The word “yoga” comes from a Sanskrit word meaning “union." The practice is so much more than poses that demonstrate almost impossible flexibility. Yoga has roots in Indian philosophy and spirituality, and it's important to acknowledge and honor where it comes from or we run the risk of unknowingly participating in cultural appropriation.
Cultural appropriation happens when a dominant group uses the objects or elements of a non-dominant culture in a way that doesn't respect its original meaning, give credit to the source, reinforces stereotypes, or contributes to oppression. In many ways, one could argue that the way yoga is practiced in mainstream Western society is basically cultural appropriation.
Yoga is More Than a Fitness Tool
In the West, yoga has been mainly viewed as a form of exercise. Many of us, including me, found yoga this way. The physical component however, is just a small fraction of yoga in its entirety. And I wasn't aware of the depth of a yoga practice for years when I first started practicing.
By digging deeper in my exploration of yoga, I have found that it encourages me to look inward as a way to calm my mind, focus on the present moment, learn more about myself, and become a more compassionate human being. Through meditation, breathwork (pranayama), and learning about and practicing the ethical principles (the Yamas and Niyamas), I am more aware of the ways that I contributed to the dismantling of yoga as a whole. It is now my responsibility to demonstrate to the world that a yogic way of life is way more than a fitness regime.
Yoga is Not a Commodity
In the U.S. alone, the yoga industry had revenues of $11 Billion in 2020. Yoga has become a profitable business, but we need to be aware of spaces or people that treat it solely as a trend to be bought and sold. Treating yoga as a commodity diminishes its richness. An authentic yoga practice embraces our wholeness recognizing that we are part of an interconnected collective of other beings. The accumulation of wealth in some cases tends to marginalize those who don't have it.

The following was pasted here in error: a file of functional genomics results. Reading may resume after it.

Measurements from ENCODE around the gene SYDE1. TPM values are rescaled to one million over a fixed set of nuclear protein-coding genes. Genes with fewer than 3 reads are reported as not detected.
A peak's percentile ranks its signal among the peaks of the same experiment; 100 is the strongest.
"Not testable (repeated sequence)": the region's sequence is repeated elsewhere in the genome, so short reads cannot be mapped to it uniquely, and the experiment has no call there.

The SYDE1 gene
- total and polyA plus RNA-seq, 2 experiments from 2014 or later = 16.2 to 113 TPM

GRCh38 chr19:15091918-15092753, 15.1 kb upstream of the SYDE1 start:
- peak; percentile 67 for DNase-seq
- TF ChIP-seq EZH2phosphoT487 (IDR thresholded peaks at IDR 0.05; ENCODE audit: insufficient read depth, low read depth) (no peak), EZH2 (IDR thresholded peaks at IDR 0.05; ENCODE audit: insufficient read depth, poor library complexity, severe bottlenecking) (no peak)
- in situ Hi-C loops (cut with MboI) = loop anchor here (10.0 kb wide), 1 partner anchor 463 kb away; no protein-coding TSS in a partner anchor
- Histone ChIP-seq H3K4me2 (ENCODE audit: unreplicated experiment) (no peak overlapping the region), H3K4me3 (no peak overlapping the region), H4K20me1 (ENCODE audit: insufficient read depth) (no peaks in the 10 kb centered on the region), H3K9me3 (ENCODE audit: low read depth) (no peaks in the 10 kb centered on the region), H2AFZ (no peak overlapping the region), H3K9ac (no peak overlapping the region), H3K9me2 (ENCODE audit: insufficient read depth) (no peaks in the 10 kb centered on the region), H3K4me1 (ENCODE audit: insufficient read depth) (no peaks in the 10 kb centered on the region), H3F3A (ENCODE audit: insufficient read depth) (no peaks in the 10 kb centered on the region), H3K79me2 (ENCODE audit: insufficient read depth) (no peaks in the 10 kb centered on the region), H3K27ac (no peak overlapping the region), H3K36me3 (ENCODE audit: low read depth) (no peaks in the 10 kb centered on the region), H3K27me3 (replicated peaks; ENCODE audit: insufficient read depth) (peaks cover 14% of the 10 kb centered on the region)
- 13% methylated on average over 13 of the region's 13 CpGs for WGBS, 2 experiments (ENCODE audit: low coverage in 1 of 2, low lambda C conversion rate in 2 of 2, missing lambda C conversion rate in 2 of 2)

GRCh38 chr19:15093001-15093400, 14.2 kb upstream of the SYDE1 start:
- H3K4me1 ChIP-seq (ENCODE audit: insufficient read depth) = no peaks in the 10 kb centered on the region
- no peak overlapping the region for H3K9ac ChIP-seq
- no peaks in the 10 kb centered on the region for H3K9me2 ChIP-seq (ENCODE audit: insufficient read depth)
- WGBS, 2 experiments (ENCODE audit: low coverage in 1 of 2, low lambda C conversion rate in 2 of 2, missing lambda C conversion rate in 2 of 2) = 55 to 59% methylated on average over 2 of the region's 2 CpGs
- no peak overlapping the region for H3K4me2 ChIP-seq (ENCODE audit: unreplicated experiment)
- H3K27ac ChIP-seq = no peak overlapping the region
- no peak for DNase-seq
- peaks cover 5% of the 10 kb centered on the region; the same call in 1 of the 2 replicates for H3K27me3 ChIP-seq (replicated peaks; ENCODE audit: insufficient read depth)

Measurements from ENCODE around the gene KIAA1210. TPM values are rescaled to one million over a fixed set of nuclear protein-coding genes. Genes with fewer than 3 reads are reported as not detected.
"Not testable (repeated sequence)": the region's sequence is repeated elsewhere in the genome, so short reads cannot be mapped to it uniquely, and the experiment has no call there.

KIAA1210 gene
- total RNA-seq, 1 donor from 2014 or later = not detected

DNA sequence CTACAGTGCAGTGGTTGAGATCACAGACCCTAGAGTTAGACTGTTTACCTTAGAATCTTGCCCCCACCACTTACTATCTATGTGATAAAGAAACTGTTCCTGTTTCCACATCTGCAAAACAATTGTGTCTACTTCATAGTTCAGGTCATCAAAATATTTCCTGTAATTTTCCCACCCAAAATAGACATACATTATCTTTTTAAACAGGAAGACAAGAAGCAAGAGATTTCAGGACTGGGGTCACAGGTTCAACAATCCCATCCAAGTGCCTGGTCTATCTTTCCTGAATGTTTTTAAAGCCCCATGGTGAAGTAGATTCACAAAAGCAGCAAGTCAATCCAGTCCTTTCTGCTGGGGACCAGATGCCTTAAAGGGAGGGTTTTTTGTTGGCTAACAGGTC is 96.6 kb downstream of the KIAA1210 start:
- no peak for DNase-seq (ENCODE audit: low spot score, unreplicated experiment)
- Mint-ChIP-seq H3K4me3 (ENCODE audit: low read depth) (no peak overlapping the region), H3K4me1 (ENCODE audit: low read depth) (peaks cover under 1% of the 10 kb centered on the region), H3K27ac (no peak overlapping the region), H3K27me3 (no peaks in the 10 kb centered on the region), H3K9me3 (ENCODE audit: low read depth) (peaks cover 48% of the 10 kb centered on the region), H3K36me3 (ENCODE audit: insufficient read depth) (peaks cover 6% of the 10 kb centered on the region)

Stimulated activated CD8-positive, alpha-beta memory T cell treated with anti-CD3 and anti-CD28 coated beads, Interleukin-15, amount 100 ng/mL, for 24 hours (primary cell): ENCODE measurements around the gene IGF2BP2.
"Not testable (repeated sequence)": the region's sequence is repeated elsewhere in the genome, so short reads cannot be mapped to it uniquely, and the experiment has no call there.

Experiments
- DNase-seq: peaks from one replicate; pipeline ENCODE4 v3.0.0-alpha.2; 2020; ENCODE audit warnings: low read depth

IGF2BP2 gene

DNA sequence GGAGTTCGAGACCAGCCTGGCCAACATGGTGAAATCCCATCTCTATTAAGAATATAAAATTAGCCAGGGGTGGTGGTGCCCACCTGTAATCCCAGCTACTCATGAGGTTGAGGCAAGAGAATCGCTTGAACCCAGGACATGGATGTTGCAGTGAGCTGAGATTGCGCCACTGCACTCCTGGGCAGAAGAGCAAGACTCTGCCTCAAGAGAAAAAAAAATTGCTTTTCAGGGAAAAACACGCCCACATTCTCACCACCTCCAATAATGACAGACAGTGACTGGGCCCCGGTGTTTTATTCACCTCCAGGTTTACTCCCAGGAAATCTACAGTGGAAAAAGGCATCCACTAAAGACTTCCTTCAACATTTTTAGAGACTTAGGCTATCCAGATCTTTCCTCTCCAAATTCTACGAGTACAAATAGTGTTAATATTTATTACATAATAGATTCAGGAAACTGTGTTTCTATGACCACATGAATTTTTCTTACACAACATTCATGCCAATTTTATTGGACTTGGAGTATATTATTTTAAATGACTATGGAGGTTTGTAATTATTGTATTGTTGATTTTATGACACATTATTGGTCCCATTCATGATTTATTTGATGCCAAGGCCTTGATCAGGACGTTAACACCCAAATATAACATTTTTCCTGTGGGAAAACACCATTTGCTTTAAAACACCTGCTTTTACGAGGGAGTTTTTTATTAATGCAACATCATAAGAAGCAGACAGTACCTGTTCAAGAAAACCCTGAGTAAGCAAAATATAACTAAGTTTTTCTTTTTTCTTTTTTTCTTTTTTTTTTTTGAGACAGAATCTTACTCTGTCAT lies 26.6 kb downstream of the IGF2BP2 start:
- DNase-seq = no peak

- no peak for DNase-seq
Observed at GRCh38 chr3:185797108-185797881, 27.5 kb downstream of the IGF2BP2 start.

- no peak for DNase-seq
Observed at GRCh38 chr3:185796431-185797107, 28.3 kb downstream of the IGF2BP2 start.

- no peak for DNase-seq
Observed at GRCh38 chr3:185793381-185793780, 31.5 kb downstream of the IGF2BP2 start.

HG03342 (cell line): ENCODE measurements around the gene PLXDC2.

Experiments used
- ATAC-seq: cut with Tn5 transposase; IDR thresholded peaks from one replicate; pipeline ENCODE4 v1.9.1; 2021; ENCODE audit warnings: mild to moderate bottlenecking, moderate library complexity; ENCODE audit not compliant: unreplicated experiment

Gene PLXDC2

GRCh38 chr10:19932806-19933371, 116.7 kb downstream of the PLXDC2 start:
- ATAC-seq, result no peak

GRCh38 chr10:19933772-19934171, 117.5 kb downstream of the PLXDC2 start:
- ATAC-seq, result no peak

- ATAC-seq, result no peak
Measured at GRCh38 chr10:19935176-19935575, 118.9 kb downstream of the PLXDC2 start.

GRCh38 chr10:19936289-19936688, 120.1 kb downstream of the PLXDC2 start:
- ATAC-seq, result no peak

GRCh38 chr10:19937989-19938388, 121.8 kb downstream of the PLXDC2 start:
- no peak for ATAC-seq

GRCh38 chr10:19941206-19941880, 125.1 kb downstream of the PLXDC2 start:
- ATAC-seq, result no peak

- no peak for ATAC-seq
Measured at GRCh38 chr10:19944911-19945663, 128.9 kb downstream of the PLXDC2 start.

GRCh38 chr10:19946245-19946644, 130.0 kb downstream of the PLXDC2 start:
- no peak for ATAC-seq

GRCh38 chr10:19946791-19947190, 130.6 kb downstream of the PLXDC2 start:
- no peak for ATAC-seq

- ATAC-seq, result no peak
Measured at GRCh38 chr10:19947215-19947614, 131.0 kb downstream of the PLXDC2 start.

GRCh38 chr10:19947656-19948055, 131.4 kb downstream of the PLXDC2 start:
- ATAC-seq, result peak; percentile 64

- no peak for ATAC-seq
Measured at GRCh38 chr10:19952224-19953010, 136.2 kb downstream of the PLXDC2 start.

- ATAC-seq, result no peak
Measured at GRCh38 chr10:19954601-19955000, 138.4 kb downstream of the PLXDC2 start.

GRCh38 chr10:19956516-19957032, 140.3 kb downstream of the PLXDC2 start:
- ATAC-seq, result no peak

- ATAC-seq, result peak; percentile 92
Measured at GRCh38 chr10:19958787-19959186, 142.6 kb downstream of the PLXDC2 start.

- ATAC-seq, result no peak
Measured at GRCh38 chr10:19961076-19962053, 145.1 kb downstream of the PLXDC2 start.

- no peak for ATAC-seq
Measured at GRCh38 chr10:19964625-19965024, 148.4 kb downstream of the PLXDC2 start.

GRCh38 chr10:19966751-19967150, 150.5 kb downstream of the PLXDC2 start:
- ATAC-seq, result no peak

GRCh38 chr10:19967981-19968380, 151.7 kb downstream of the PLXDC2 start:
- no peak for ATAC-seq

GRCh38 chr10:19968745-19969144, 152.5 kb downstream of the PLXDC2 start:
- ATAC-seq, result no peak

Very few people become yoga teachers because of the prospect of making a lot of money. I was drawn to it because of the lightness and interconnectedness I feel when I practice, and I want to share it with others. It is now my role to balance teaching this ancient discipline with getting paid. I'm aware that a lot of yoga teachers struggle with this paradox, and I am like them, still learning.
Yoga's Language and Objects are Not Malleable
I am part of the system I was born into and raised in. I have learned that in many situations, those systems can be used to oppress marginalized or groups outside of the dominant groups. When I purchase items that take the language or objects of yoga and turn them into something else, far from the original intention, I am inadvertently participating in cultural appropriation.
I am now asking myself deeper questions like:
This calls to mind a quote by Maya Angelou that has stayed with me every since I heard it: "Do the best you can until you know better. Then when you know better do better."
Yoga is about expanding awareness to discover who you truly are in this world and the impact that we all have on each other, and as I learn to live this way, this is how I am honoring the practice of yoga.
Peace, love & yoga,